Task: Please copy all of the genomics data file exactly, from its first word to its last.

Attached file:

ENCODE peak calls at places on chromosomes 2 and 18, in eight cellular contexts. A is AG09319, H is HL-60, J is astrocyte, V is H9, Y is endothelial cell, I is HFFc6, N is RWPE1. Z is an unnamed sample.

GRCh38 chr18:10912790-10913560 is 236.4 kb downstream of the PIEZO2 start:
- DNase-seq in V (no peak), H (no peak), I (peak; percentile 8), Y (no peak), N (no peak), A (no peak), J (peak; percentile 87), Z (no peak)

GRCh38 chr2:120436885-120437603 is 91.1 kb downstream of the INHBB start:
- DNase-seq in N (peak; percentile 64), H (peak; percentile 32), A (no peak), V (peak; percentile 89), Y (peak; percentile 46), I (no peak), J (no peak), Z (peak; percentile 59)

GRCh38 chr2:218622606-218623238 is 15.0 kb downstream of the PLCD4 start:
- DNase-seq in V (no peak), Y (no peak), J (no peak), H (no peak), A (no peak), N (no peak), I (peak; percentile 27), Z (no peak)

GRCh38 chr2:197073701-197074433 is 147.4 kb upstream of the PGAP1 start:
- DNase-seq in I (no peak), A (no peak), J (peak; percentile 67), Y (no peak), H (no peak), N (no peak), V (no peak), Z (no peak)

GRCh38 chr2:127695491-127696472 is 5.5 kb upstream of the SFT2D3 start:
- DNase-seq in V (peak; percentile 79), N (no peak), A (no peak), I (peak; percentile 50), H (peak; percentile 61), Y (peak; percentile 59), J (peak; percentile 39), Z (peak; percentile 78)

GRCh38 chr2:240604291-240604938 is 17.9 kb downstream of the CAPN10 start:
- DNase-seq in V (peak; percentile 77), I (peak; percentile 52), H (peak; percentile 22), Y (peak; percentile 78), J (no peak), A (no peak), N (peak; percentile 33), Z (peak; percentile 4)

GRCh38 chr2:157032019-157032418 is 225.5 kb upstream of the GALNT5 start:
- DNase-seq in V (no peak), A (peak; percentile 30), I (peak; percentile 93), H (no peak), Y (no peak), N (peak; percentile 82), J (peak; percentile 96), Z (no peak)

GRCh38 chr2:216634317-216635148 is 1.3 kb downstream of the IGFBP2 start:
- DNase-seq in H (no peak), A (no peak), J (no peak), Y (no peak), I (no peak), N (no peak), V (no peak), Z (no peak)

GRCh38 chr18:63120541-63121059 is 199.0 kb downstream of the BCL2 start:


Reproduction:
ENCODE peak calls at places on chromosomes 2 and 18, in eight cellular contexts. A is AG09319, H is HL-60, J is astrocyte, V is H9, Y is endothelial cell, I is HFFc6, N is RWPE1. Z is an unnamed sample.

GRCh38 chr18:10912790-10913560 is 236.4 kb downstream of the PIEZO2 start:
- DNase-seq in V (no peak), H (no peak), I (peak; percentile 8), Y (no peak), N (no peak), A (no peak), J (peak; percentile 87), Z (no peak)

GRCh38 chr2:120436885-120437603 is 91.1 kb downstream of the INHBB start:
- DNase-seq in N (peak; percentile 64), H (peak; percentile 32), A (no peak), V (peak; percentile 89), Y (peak; percentile 46), I (no peak), J (no peak), Z (peak; percentile 59)

GRCh38 chr2:218622606-218623238 is 15.0 kb downstream of the PLCD4 start:
- DNase-seq in V (no peak), Y (no peak), J (no peak), H (no peak), A (no peak), N (no peak), I (peak; percentile 27), Z (no peak)

GRCh38 chr2:197073701-197074433 is 147.4 kb upstream of the PGAP1 start:
- DNase-seq in I (no peak), A (no peak), J (peak; percentile 67), Y (no peak), H (no peak), N (no peak), V (no peak), Z (no peak)

GRCh38 chr2:127695491-127696472 is 5.5 kb upstream of the SFT2D3 start:
- DNase-seq in V (peak; percentile 79), N (no peak), A (no peak), I (peak; percentile 50), H (peak; percentile 61), Y (peak; percentile 59), J (peak; percentile 39), Z (peak; percentile 78)

GRCh38 chr2:240604291-240604938 is 17.9 kb downstream of the CAPN10 start:
- DNase-seq in V (peak; percentile 77), I (peak; percentile 52), H (peak; percentile 22), Y (peak; percentile 78), J (no peak), A (no peak), N (peak; percentile 33), Z (peak; percentile 4)

GRCh38 chr2:157032019-157032418 is 225.5 kb upstream of the GALNT5 start:
- DNase-seq in V (no peak), A (peak; percentile 30), I (peak; percentile 93), H (no peak), Y (no peak), N (peak; percentile 82), J (peak; percentile 96), Z (no peak)

GRCh38 chr2:216634317-216635148 is 1.3 kb downstream of the IGFBP2 start:
- DNase-seq in H (no peak), A (no peak), J (no peak), Y (no peak), I (no peak), N (no peak), V (no peak), Z (no peak)

GRCh38 chr18:63120541-63121059 is 199.0 kb downstream of the BCL2 start: